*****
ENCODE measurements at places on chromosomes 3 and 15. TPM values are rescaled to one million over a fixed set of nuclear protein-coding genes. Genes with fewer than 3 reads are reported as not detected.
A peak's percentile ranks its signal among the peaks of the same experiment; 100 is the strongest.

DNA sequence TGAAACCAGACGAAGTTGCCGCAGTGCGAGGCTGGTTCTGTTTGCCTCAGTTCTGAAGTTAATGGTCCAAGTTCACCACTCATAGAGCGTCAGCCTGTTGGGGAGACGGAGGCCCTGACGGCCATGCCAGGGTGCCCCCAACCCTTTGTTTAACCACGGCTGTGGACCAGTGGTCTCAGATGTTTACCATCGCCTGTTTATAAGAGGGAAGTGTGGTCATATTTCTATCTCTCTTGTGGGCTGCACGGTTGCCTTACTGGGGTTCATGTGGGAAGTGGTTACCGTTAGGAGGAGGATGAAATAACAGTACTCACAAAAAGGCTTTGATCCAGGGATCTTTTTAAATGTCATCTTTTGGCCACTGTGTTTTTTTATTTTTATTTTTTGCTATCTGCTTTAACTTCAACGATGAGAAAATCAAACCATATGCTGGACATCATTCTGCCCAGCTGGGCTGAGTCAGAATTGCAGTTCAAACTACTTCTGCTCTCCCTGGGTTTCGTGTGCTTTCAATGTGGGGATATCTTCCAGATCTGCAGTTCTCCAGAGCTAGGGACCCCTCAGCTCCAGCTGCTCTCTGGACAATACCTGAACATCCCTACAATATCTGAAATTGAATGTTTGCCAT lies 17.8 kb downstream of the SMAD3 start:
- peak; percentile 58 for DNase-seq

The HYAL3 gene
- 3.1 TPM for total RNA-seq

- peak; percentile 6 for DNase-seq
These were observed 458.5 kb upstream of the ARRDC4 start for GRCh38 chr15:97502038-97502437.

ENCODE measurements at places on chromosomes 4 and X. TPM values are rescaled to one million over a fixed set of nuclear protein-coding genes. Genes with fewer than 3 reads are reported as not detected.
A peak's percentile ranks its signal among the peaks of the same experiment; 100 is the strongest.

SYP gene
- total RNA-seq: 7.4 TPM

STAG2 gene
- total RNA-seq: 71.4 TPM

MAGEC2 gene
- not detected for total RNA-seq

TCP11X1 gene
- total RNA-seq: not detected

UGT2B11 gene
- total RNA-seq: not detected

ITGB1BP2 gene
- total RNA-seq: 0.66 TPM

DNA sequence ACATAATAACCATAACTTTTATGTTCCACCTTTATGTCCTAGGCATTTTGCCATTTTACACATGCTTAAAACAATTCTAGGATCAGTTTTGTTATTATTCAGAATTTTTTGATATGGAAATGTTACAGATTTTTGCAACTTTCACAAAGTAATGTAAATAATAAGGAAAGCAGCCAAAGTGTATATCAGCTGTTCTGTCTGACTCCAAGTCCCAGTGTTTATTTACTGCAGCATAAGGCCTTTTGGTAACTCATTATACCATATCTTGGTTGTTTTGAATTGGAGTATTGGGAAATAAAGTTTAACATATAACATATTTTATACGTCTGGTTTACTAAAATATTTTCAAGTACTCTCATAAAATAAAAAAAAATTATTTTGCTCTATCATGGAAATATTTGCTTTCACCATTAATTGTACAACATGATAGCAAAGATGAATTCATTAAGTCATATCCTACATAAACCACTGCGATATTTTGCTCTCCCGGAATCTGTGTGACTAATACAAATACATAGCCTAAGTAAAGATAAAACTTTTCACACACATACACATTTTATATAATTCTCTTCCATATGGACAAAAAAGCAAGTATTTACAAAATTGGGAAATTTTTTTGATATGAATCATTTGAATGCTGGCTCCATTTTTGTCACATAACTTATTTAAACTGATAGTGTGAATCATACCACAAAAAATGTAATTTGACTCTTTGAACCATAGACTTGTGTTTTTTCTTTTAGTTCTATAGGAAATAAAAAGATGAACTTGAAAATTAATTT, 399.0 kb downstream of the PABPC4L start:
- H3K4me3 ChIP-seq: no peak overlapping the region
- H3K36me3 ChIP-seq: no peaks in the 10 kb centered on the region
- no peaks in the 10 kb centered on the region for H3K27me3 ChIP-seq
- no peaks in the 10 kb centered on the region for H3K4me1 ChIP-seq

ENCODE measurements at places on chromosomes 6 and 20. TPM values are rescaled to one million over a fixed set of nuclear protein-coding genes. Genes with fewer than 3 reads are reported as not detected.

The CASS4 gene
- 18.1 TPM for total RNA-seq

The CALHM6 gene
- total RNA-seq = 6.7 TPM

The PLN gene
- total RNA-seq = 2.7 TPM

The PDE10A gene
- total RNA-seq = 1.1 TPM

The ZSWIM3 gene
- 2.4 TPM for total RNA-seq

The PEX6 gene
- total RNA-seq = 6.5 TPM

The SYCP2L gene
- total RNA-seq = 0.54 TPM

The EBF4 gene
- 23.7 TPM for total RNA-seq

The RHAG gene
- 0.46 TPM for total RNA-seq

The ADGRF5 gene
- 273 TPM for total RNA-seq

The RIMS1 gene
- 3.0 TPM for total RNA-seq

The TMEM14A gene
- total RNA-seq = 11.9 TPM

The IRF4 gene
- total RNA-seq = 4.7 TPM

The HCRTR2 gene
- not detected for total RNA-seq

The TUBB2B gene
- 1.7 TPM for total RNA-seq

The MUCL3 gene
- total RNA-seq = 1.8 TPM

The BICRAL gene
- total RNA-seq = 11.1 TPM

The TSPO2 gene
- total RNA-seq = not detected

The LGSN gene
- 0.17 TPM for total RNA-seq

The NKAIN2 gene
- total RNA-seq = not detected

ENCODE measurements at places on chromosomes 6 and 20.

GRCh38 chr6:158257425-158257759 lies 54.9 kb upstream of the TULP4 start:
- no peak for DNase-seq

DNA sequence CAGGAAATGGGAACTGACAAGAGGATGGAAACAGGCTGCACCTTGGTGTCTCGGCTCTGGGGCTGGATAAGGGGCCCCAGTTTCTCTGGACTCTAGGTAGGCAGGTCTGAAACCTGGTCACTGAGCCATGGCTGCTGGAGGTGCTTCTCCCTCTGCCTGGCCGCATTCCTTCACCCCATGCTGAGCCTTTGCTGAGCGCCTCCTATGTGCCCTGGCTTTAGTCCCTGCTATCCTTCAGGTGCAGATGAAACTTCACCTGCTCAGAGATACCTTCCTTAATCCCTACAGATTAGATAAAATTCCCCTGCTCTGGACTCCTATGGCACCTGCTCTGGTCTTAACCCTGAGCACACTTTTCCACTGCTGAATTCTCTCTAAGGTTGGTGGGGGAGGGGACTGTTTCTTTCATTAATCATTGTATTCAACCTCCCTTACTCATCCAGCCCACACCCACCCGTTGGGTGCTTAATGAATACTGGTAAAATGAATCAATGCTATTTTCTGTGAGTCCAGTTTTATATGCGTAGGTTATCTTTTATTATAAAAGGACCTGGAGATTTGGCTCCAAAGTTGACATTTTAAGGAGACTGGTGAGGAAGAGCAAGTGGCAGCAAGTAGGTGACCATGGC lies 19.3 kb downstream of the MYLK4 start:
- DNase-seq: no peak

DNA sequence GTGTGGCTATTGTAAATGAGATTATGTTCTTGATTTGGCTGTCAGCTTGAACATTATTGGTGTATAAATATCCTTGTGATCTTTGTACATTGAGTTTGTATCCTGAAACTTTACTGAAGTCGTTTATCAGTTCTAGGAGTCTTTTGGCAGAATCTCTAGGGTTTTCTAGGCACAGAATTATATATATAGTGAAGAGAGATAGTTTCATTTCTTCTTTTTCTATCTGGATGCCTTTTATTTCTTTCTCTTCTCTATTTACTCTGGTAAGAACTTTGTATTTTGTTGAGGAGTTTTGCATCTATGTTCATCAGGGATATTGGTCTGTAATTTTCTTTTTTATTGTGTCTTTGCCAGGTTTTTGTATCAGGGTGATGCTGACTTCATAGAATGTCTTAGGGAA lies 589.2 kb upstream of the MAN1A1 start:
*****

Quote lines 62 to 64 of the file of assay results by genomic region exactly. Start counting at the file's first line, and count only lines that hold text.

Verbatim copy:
- total RNA-seq = 11.1 TPM

The TSPO2 gene
- total RNA-seq = not detected